Subway Fare Hikes Could Be on Tap Next Year

Albany giveth, Albany takes away

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    NEWSLETTERS

    TK
    ASSOCIATED PRESS
    The subway situation could get scary in the next few months

    Gov. David Paterson's call for "painful" state budget cuts over the next two years could also mean another fare hike for straphangers far sooner than expected.

    Paterson has called for a total of $5 billion to be slashed from the state budget -- with $113 million coming from the coffers of the Metropolitan Transportation Authority -- an agency that already received a state bailout earlier this year.

    The governor’s cuts need legislative approval before becoming a reality, but any loss of financing means cuts, and the authority would have to choose from a limited list of options -- among those service, cleanliness and personnel. Or a combination of those with about a 2 percent fare hike.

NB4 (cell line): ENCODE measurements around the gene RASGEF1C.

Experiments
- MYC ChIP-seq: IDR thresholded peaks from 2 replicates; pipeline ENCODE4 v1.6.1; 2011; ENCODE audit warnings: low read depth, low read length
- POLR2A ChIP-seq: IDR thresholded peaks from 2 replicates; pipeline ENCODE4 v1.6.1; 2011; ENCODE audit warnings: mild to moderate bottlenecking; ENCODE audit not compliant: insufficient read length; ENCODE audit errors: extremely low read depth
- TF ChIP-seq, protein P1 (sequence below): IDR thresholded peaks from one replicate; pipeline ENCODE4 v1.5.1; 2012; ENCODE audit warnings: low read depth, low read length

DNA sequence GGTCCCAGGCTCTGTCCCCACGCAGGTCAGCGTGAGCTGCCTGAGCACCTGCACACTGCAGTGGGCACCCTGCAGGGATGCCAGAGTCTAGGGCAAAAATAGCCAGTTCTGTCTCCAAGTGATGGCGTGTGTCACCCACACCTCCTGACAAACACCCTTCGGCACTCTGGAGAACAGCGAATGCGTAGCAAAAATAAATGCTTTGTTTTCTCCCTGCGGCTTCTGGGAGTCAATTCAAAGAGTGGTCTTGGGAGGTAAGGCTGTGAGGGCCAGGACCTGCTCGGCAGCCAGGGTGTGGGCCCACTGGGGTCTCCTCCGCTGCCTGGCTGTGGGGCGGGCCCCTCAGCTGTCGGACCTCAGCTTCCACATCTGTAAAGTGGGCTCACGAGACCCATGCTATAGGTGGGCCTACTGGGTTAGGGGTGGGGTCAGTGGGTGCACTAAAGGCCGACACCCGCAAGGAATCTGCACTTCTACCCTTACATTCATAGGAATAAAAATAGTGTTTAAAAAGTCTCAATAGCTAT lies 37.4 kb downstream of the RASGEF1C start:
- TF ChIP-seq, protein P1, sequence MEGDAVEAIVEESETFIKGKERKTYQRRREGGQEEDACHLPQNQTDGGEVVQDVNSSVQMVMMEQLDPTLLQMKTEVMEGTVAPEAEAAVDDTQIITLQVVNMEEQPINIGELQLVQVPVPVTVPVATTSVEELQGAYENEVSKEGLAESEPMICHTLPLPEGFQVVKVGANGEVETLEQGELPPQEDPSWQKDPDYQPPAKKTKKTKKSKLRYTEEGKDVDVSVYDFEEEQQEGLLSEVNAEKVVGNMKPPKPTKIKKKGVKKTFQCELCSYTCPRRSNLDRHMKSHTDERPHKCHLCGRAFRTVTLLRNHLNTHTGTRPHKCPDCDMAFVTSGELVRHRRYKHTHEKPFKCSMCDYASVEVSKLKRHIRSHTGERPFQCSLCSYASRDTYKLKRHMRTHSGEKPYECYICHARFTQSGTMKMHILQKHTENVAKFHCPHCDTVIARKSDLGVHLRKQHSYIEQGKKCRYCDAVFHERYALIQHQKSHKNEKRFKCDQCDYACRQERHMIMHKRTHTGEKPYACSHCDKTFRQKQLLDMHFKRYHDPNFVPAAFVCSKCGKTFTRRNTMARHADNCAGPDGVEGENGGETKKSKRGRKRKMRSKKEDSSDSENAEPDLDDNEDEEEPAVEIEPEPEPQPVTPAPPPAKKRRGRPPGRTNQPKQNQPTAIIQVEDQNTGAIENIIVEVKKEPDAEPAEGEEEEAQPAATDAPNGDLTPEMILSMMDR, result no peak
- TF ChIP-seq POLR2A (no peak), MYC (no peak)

Fare increases may be the least likely option, the New York Times reported. In July, the authority announced a budget with no fare increases in 2010, a reprieve that seemed too-good-to-be-true after months of threats about a doomsday budget and a last minute bailout from Albany.

    Still, fare increases of 7.5 percent are planned for 2011 and 2013, so a sudden loss of financing could spur an accelerated schedule.

    “The money has to come from someplace,”  said William Henderson, executive director of the authority’s Permanent Citizens Advisory Committee.

    To make up a $100 million shortfall, the authority would have to raise fares again by roughly 2 percent, assuming no other cost-saving measures. That after fares and tolls rose about 10 percent this summer.

    Overnight closing of four downtown stations on the N line would save $390,000; eliminating the W train would save $3 million; and closing the Z line and shortening the M would save $2.4 million, the MTA projected.

    What then, comes of promised service improvement on the F Train, which recently received a failing grade in an MTA report?

    The Times said cleanliness -- or a further lack thereof -- might be the real result of the budget cuts.